FREEDOM AND PREJUDICE: APPROACHES TO MEDIA AND CULTURE, S. Kirca, L. Hanson, eds., pp. 74-91, Istanbul: Bahcesehir University Press, 2008
12 Pages Posted: 2 Nov 2007 Last revised: 18 May 2014
Date Written: January 16, 2007
A growing number of states worldwide are imposing mandatory requirements on Internet Service Providers (ISPs) to prevent their subscribers from accessing overseas content that would be banned under local laws. It is well known that undemocratic states such as China implement online censorship; but a number of democracies with constitutional guarantees of freedom of expression are also imposing digital filters. States have further put pressure on Web publishers to remove content hosted outside their jurisdiction. This article critically examines the Internet filtering regimes and technologies used in a range of democratic and undemocratic states. It considers the effectiveness of filters, their impact on newer distribution systems such as peer-to-peer networks, and their compatibility with principles of freedom of expression. It concludes by contrasting the very limited effect of filters on determined users outside totalitarian states with their potential to impose mass censorship on mainstream Internet users.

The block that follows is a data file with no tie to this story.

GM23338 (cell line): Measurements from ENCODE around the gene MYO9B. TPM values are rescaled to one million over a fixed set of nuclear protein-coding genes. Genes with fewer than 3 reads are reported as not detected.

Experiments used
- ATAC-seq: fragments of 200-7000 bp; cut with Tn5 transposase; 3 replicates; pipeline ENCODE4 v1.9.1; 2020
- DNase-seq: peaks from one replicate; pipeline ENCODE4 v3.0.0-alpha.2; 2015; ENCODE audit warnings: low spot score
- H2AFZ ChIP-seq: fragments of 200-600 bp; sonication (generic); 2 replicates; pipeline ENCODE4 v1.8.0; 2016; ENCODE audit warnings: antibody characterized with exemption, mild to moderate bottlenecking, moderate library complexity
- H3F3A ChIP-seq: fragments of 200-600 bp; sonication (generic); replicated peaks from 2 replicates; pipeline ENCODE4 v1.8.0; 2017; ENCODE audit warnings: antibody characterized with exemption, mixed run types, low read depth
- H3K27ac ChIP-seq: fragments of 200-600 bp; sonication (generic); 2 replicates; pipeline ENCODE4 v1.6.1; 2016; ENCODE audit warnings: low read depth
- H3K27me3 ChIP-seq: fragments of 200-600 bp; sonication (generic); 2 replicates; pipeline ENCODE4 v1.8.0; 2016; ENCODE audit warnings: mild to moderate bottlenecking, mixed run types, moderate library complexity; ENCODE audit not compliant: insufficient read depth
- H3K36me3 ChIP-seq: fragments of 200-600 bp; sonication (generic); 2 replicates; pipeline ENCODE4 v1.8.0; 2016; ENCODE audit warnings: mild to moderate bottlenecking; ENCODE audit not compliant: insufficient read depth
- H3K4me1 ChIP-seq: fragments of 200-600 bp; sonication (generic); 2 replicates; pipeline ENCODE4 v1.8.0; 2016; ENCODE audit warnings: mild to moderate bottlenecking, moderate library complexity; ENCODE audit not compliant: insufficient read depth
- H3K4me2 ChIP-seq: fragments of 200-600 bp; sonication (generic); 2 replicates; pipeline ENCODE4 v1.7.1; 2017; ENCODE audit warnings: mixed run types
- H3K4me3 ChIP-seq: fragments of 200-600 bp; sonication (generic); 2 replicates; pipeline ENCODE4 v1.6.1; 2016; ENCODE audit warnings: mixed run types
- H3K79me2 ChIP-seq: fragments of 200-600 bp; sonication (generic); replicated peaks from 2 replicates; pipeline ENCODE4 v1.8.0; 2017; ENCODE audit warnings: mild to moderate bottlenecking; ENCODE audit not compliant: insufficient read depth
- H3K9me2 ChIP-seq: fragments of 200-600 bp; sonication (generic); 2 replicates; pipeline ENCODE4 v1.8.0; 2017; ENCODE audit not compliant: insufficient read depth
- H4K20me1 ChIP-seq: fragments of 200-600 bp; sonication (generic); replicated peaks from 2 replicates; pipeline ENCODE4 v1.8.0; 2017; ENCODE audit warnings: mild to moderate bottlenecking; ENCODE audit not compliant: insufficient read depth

JEL Classification: O33, O38, K20
Suggested Citation: Suggested Citation
Brown, Ian, Internet Filtering - Be Careful What You Ask for (January 16, 2007). FREEDOM AND PREJUDICE: APPROACHES TO MEDIA AND CULTURE, S. Kirca, L. Hanson, eds., pp. 74-91, Istanbul: Bahcesehir University Press, 2008. Available at SSRN: https://ssrn.com/abstract=1026597